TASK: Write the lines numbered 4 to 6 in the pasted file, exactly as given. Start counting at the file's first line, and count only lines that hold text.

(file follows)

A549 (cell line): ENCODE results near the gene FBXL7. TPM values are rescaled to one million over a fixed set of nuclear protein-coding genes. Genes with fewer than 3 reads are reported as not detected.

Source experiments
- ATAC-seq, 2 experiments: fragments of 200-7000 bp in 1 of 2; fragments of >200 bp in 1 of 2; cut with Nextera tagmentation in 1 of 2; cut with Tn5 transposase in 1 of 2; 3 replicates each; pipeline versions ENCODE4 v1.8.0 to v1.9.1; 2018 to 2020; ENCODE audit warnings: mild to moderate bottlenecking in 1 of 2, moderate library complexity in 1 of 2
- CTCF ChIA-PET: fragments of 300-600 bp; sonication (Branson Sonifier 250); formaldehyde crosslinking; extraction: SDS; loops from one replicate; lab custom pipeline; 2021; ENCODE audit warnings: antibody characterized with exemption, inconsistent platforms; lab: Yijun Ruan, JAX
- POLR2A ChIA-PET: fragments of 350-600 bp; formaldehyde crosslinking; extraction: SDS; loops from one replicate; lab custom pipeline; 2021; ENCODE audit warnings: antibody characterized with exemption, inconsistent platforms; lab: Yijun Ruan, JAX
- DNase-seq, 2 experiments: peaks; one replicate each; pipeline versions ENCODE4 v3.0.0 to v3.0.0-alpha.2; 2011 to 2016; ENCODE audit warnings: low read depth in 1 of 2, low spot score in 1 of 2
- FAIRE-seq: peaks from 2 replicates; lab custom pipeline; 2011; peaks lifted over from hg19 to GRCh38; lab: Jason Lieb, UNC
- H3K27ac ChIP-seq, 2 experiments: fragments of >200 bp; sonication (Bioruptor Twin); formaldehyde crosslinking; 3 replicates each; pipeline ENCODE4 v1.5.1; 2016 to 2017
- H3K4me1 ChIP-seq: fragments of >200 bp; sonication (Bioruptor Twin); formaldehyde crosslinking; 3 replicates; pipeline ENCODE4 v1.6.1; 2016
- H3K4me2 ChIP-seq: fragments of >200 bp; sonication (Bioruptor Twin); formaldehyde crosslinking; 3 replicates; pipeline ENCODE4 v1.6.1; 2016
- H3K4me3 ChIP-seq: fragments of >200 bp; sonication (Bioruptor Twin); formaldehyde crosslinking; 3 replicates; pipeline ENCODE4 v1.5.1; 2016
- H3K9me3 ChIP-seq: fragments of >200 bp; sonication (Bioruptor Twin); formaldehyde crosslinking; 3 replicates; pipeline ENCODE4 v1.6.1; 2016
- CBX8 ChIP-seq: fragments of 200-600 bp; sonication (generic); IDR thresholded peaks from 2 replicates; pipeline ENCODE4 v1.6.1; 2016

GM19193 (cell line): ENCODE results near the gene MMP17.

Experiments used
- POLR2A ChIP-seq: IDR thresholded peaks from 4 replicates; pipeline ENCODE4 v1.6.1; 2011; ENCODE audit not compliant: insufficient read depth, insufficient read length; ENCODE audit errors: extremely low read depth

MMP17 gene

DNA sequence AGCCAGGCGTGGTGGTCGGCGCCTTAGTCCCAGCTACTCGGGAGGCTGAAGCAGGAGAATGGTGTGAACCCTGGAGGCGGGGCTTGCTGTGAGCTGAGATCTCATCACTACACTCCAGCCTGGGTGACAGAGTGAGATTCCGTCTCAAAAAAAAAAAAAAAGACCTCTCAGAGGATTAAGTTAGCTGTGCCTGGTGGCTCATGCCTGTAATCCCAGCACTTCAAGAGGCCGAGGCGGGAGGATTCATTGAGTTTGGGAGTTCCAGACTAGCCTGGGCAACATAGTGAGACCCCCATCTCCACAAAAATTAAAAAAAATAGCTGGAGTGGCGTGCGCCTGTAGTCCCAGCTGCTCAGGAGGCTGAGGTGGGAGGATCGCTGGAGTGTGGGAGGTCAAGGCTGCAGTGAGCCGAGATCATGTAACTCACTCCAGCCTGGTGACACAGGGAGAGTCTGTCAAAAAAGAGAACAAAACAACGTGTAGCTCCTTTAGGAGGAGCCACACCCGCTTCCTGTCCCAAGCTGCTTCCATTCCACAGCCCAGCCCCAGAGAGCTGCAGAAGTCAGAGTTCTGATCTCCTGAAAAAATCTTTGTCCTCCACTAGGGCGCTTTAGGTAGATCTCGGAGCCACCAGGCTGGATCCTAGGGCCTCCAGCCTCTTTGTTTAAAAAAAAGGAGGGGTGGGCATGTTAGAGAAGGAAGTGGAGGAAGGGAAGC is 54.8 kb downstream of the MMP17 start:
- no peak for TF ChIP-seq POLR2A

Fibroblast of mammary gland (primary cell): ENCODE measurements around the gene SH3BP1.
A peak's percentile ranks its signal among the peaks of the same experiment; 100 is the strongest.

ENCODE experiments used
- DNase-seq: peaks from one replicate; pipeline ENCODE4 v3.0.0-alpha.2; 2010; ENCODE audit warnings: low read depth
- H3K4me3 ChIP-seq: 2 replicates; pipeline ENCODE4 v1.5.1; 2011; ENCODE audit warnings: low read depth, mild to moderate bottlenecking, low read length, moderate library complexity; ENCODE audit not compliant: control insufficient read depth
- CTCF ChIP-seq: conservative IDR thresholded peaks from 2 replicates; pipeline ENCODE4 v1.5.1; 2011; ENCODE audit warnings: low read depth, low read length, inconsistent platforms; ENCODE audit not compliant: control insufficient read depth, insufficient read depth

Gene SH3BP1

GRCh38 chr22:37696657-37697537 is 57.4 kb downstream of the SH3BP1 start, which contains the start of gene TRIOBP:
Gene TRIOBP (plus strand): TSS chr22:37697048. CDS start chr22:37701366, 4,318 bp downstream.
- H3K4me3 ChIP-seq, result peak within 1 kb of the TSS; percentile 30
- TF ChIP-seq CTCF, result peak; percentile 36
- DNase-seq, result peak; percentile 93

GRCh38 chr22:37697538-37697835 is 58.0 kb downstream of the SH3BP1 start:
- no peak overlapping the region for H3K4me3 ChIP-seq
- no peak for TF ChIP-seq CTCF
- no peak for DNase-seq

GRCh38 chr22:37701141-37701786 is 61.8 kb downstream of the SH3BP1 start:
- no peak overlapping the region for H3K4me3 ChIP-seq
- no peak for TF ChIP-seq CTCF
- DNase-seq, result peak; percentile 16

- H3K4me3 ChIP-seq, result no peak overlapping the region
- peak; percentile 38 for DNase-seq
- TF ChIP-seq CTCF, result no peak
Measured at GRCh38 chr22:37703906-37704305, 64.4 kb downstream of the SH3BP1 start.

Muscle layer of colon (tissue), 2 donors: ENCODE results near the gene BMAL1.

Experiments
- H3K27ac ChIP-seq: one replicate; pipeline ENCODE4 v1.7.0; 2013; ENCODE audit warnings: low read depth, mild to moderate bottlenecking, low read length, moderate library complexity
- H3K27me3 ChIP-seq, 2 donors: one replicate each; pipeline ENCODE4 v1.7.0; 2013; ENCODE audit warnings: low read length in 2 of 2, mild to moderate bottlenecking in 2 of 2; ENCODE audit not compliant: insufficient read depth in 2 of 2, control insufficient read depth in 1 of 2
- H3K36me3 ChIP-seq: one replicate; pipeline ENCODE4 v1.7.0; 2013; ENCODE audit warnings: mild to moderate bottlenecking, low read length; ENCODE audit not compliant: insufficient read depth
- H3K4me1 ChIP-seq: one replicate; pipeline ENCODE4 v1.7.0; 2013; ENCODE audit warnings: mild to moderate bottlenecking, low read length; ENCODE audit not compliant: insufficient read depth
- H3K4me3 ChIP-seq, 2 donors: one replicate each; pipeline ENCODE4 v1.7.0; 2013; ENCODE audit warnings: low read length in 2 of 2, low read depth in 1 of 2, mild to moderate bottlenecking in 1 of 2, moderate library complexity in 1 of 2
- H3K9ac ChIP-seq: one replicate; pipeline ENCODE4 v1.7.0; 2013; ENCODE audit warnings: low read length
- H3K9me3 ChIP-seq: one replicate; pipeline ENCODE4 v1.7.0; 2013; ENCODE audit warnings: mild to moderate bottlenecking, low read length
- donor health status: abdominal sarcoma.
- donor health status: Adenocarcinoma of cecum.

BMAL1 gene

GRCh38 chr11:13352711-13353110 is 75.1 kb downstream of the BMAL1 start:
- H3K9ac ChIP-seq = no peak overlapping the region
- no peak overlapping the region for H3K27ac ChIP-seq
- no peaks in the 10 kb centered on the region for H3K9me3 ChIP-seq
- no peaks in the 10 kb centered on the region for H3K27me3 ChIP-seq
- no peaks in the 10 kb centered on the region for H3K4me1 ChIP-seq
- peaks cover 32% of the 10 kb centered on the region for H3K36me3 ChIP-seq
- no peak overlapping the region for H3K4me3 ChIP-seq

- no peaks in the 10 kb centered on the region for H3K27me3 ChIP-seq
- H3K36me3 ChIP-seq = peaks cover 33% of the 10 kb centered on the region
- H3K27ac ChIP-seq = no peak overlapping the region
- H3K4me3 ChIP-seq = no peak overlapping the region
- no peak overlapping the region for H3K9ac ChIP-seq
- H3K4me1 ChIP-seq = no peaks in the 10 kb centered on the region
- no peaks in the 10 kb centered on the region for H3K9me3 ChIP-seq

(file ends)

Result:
- CTCF ChIA-PET: fragments of 300-600 bp; sonication (Branson Sonifier 250); formaldehyde crosslinking; extraction: SDS; loops from one replicate; lab custom pipeline; 2021; ENCODE audit warnings: antibody characterized with exemption, inconsistent platforms; lab: Yijun Ruan, JAX
- POLR2A ChIA-PET: fragments of 350-600 bp; formaldehyde crosslinking; extraction: SDS; loops from one replicate; lab custom pipeline; 2021; ENCODE audit warnings: antibody characterized with exemption, inconsistent platforms; lab: Yijun Ruan, JAX
- DNase-seq, 2 experiments: peaks; one replicate each; pipeline versions ENCODE4 v3.0.0 to v3.0.0-alpha.2; 2011 to 2016; ENCODE audit warnings: low read depth in 1 of 2, low spot score in 1 of 2